> On 12 Jan 2017, at 23:05, Andy Bierman <a...@yumaworks.com> wrote:
> 
> 
> 
> On Thu, Jan 12, 2017 at 1:59 PM, Martin Bjorklund <m...@tail-f.com> wrote:
> Ladislav Lhotka <lho...@nic.cz> wrote:
> >
> > > On 12 Jan 2017, at 19:44, Juergen Schoenwaelder
> > > <j.schoenwael...@jacobs-university.de> wrote:
> > >
> > > On Thu, Jan 12, 2017 at 09:38:46AM -0800, Andy Bierman wrote:
> > >> On Thu, Jan 12, 2017 at 9:34 AM, Juergen Schoenwaelder <
> > >> j.schoenwael...@jacobs-university.de> wrote:
> > >>
> > >>> On Thu, Jan 12, 2017 at 09:19:54AM -0800, Andy Bierman wrote:
> > >>>>
> > >>>> YANG statements:
> > >>>>   - It is not possible to define these statements so they are different
> > >>>> for config and oper
> > >>>>      - must
> > >>>>      - when
> > >>>>      - unique
> > >>>>      - key
> > >>>>      - min-elements
> > >>>>      - max-elements
> > >>>>      - leafref (path)
> > >>>>      - if-feature
> > >>>>      - deviation
> > >>>>      - type (or any sub-statements of type-stmt)
> > >>>>      - status
> > >>>>      - description
> > >>>>      - reference
> > >>>
> > >>> Considering statements that constraint 'values', it is not entirely
> > >>> clear to me what they mean for state nodes. If a server has
> > >>> operational state that violates a must or range or ... constraint in
> > >>> the YANG model, what is the server expected to do?
> > >>>
> > >>
> > >> The client uses the YANG validation to check on what the server is
> > >> sending.
> > >> The server is buggy if it is sending data that violates YANG
> > >> constraints.
> > >> If any of these statements need to be different for config and oper
> > >> then the old style YANG has to be used instead.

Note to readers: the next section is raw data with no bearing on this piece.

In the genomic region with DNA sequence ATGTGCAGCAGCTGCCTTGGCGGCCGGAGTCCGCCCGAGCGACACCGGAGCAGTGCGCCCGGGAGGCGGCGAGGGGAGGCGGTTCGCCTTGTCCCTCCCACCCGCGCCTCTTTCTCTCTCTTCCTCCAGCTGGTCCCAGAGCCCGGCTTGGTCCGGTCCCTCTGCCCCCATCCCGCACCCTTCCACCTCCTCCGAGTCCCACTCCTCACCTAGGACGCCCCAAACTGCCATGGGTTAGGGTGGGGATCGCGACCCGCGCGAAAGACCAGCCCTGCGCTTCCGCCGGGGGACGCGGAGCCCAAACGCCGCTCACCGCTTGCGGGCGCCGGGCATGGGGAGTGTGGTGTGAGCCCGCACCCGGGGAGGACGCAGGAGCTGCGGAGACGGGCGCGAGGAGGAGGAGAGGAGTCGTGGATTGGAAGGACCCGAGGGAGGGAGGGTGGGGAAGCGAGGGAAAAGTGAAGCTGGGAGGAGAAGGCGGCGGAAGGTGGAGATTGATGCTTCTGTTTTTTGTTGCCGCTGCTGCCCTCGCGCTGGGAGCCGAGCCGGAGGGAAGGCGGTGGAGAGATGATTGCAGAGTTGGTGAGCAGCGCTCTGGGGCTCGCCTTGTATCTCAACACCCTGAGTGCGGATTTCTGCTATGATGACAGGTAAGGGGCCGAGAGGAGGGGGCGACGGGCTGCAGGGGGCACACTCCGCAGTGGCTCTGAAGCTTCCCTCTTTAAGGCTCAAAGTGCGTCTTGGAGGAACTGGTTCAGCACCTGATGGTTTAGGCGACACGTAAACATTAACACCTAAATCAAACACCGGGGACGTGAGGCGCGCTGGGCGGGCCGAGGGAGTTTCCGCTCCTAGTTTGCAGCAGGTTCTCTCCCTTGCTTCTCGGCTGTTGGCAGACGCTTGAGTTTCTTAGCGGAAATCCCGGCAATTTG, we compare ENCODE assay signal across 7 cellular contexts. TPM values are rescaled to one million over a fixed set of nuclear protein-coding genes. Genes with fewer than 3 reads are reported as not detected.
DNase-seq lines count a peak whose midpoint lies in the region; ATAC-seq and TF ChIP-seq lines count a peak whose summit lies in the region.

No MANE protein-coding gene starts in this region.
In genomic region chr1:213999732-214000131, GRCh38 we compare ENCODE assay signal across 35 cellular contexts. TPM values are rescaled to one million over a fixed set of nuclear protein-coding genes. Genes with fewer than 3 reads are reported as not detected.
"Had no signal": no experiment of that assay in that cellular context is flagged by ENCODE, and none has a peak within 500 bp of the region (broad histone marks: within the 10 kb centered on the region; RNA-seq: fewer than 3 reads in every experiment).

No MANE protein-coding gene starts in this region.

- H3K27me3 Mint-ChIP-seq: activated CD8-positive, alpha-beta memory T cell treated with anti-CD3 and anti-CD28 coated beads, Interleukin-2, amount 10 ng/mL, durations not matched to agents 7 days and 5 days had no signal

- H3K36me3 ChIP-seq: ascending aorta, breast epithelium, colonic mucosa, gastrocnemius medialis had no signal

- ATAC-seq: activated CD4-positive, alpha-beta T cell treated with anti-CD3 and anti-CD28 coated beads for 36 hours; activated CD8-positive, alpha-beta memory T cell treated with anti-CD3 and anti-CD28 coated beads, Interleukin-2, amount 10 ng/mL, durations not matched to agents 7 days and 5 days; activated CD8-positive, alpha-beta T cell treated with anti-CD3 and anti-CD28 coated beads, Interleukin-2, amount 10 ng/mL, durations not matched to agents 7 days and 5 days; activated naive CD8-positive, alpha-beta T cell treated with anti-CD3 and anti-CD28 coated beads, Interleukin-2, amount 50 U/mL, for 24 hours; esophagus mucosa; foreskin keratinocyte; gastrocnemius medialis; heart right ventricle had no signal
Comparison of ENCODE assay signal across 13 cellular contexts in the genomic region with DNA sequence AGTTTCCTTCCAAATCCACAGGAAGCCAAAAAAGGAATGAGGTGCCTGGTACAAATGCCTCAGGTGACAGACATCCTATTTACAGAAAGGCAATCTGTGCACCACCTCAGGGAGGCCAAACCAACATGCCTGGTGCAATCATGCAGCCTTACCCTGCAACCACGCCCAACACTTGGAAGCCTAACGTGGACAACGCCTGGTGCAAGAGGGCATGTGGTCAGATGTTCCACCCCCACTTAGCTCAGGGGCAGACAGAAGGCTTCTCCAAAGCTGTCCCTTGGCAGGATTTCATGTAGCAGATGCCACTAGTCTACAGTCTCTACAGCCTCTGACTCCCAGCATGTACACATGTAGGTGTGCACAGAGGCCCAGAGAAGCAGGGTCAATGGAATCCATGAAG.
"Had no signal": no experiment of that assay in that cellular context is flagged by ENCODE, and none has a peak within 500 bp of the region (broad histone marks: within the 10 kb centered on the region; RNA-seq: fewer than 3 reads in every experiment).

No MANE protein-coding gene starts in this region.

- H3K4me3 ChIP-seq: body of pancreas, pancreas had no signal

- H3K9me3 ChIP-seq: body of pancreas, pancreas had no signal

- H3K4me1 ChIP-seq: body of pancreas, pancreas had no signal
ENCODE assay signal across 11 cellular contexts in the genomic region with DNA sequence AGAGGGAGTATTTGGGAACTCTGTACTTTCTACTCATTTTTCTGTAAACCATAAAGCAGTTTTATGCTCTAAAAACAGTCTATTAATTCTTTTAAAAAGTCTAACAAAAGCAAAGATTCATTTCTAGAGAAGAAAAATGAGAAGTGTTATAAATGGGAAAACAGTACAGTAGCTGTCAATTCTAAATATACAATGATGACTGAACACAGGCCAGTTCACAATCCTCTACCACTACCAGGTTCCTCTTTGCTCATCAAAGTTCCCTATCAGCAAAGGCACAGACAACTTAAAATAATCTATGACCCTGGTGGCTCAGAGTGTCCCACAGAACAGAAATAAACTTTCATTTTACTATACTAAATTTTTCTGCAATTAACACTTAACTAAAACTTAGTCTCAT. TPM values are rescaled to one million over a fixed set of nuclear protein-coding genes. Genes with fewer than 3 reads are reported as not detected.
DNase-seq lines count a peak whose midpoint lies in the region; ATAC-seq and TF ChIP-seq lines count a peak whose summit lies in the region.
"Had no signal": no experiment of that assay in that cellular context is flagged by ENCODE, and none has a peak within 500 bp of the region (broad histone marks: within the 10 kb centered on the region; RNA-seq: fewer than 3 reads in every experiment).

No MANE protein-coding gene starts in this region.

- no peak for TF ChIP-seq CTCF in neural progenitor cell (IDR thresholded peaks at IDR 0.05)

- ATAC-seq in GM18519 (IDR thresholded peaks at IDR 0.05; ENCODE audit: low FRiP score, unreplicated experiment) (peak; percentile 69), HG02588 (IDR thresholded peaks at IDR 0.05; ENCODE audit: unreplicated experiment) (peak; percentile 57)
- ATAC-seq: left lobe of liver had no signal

> > >>
> > >
> > > OK. So the client does the validation. What does the client do if the
> > > operational state it got is not valid according to the YANG
> > > constraints?
> >
> > Don't forget that data models also provide guidelines to server
> > implementors.
> 
> Yes, and that it is all that can be done currently.  I don't think any
> implemention that receives a <get> request today freezes the system in
> order to get a guaranteed consistent snapshot.  Instead, the different
> subsystems will be queried, sequentially or in parallell, and the end
> result is shipped to the client.  The result may or may not be
> consistent.
> 
> 
> 
> So this thread is questioning why YANG allows constraints on config=false 
> data nodes.

Partly it is a fault of YANG spec because RFC 7950 only says in sec. 8.1 that

   The running configuration datastore MUST always be valid.

This is exactly what I would like to remove. *Any* data tree for which we have 
a corresponding YANG data model can be validated, and it is IMO up to a 
particular management application (with a certain datastore model) to decide 
what needs to be validated and what not.

A particular workflow, datastore model and validation procedure can also be 
standardized, but it should be done outside the YANG spec.

Lada

> From the generic toolbuilder POV, it allows the YANG engine to report issues 
> to
> the operator without custom programming for each little issue.  Who knows why 
> the
> foo-table requires 3 entries to be valid min-elements 3).
> The tool can report to the operator "foo-table does not have enough entries"
> and let the operator decide what to do about it.
> 
> 
>  
> /martin
> 
> 
> Andy
>  
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--
Ladislav Lhotka, CZ.NIC Labs
PGP Key ID: 0xB8F92B08A9F76C67





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